To answer that, let's assume you have £10,000. You divide it in two. £5,000 goes into a five-year fixed rate bond paying 5%. The bond will mature with a value of £6,416. £5,000 goes into an index-tracking fund. We'll assume that because of the dividends it earns, the price of the fund can fall by 15% before you actually lose money over five years. Say it does that - so your £5,000 has fallen to £4,250. Overall, though, your £10,000 has become £10,666. In fact, the price of the tracker fund has to fall by 28% before your total capital ends up at under £10,000 at the end of five years.

How likely is that? The Barclays Equity-Gilt Study shows that of 41 five-year December-to-December periods since 1959, eight of them showed losses of over 28% - about one in five. But six of those periods were bunched together between 1968 and 1972. These figures don't correspond to those quoted by GEB providers because the Barclays figures are in real terms, i.e. adjusted for inflation, and in nominal pound-note terms loss-making periods of over 25% would have been halved.

Wait and get a recovery

And that isn't the end of the story, because periods of sharp loss in the stock market are often followed by periods of sharp gain - as in 2003, when the FTSE 100 rebounded from an exceptionally severe three-year fall of 45% with a gain of 25% and followed that with a gain of 10% in 2004. So if you hold a tracker fund you can just wait for a recovery - while with a GEB you may come out with your capital intact and miss the following gains.

All this strongly suggests that the price you pay for no-loss insurance with a GEB is far higher than it is worth paying, provided you are prepared to add a year or two to your investment period if at the end of the original five-year term the market is down.

Big bear markets like 2000-2003 are once-in-a-generation events - the last was in 1972-74. Smaller, shorter-term upsets when shares fall by 10% or 15% over a year and then recover, are something you should just take in your stride. If you want higher returns than you get from fixed-rate bonds but don't like risk, consider commercial property funds and cautious managed funds. While both can go down, they are far less volatile than shares.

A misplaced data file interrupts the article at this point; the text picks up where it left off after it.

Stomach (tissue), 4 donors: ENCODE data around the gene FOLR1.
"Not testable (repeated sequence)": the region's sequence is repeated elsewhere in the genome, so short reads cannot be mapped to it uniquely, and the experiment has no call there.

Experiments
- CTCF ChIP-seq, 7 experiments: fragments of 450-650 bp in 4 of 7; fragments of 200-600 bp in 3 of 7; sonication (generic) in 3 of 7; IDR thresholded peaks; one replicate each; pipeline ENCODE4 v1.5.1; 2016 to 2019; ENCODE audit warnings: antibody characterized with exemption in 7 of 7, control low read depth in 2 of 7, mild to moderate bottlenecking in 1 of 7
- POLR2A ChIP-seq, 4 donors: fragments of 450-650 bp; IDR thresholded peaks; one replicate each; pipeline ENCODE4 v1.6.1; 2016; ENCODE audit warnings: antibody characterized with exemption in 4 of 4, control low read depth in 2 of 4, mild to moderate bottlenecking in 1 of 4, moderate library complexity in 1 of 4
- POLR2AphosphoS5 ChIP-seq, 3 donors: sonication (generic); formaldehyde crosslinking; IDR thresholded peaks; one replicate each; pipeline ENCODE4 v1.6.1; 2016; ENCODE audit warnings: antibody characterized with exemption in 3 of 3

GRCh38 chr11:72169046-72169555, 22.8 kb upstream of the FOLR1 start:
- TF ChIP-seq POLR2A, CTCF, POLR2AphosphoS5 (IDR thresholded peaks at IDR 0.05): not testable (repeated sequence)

Bring on the baffle-o-meter

Promoters of GEBs are pushing out into new areas. Recently we've seen GEBs linked to baskets of share indices and to commodity prices or commodity indices. Some of these offer a variant where instead of 100% capital protection, you get just 80% protection but instead of 100% of the index gain you get 200% of the index gain.

This shows what GEBs are really all about: they are a kind of betting in which the promoters are the bookmakers. Guess what: the bookies know a lot more about the form and the odds than you do - so should you be surprised that they make more money than the punters?

Some bad current offers

Bristol & West Minimum Return Bond Mini-Cash ISA

This guarantees a minimum return of 15% at maturity at the end of five years, equivalent to an annual return of 2.8%.

Barclays 6-year Minimum Return Plan Issue 16

Over six years, you get a minimum return of 21.5% which works out at 3.3% annually. If the index is up more than 43%, you get a return of half the gain in the index.

Abbey Capital Guaranteed UK Equity Bond

Over five years you get a return of 130% of the gain in the FTSE 100 index, but this is capped at a maximum return of 50%.

Most of the GEBs sold on the high street are likely to generate low returns of a few percent a year on top of deposit rates. If you want more, put some of your capital into safe fixed-rate investments. Many of these have the capacity to make handsome gains even if share prices in general show little change.

By Chris Gilchrist